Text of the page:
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Follow These 5 Steps to Radically Transform Your Negative Mindset

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Struggling with a negative mindset is a very real and common problem, one that often hinders a person’s ability to grow and achieve the things in life they want. Oftentimes, it is someone’s mindset that determines their level of happiness.

What is a mindset? A mindset is the beliefs about yourself and your most basic qualities. Think about your intelligence, talents, and personality, these are the basic traits of oneselves. A mindset determines how we deal with challenges and obstacles. Which frame the running accounts in our heads and guide us on our life journey.

Experts agree there are two basic types – a fixed mindset and a growth mindset. In a fixed mindset, people believe that their natural traits – intelligence, abilities, and talents are fixed from birth. In a growth mindset, people believe that they can develop their inner traits through learning and determination.

“The passion for stretching yourself and sticking to it, even when it’s not going well, is the hallmark of the growth mindset. This is the mindset that allows people to thrive during some of the most challenging times in their lives.” – Carol Dweck

Research has shown that 80% of the nearly 60,000 thoughts we have on a daily basis are negative. It also estimated that 98% of those thoughts are a repetition of yesterday. On a subconscious level, people are expecting the worst – almost all of the time. Constant repeated thought patterns turn into beliefs.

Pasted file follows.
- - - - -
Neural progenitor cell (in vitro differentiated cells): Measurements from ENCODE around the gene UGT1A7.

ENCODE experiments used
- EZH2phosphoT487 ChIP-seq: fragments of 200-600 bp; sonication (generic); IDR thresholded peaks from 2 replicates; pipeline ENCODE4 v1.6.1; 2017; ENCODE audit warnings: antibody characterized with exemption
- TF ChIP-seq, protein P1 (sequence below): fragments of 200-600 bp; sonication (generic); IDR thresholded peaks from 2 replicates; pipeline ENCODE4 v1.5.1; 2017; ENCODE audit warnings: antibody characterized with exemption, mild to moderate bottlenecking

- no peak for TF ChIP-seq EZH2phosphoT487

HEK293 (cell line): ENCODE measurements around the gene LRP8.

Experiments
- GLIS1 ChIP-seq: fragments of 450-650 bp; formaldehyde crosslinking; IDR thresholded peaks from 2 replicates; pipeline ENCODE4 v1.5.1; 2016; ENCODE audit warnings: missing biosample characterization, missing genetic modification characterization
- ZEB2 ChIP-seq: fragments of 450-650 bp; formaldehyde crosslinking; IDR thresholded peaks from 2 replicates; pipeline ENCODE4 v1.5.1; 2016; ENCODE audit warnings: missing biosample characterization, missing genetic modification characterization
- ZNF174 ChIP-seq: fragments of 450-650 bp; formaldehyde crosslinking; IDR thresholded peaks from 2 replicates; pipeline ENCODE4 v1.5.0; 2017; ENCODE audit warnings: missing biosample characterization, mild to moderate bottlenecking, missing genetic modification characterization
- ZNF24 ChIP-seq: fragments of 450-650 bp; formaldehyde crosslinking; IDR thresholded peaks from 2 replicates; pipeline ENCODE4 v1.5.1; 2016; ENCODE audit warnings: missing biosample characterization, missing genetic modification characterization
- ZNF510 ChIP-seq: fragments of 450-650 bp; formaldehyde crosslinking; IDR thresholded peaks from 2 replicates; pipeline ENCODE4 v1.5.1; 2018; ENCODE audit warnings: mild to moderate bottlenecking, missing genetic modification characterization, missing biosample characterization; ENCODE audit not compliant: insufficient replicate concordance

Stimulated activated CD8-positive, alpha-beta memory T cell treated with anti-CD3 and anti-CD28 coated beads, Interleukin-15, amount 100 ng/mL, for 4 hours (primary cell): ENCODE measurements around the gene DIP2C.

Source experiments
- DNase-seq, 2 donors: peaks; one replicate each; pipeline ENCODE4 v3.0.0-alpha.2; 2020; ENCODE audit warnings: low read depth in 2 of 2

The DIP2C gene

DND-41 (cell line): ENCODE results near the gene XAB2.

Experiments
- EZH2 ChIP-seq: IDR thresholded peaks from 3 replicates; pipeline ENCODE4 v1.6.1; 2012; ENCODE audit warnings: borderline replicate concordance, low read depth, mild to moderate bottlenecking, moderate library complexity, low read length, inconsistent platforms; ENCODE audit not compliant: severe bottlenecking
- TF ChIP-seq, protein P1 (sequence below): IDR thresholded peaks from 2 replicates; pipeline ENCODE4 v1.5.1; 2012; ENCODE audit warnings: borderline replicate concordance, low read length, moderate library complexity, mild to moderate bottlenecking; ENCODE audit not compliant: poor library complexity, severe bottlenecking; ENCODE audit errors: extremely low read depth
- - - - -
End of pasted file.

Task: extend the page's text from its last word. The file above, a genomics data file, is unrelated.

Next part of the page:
These beliefs then combine into a fixed and negative mindset. One where our inner voice is a harsh critic, a worrisome voice, and an anxious being. Luckily – we can employ parts of our brains to change other parts. We can move a fixed mindset into a growth mindset. How?

Here are five steps to radically transform your negative mindset:

Step One – Untangling your thoughts

A very powerful, proven technique for stepping back from the constant flow of thoughts is to look at them with the impartial rational mind. Generally, it is easy to spot these negative thought patterns because they are accompanied by an emotion. Recognizing the emotion tied to anxiety then gives you the power to label it for what it is. The same can be done for many other feeling patterns. These thoughts and feelings start to lose their intensity when repeatedly scrutinized by the rational mind.

Step Two – Examine your beliefs

Using the perspective gained in step one, you can begin to check your belief systems. The fixed mindset creates an internal monologue that is focused on judging: “This means I’m a loser,”  “I am a better person than they are,” “I am not a good wife and mother,” “My partner is selfish.” Etc.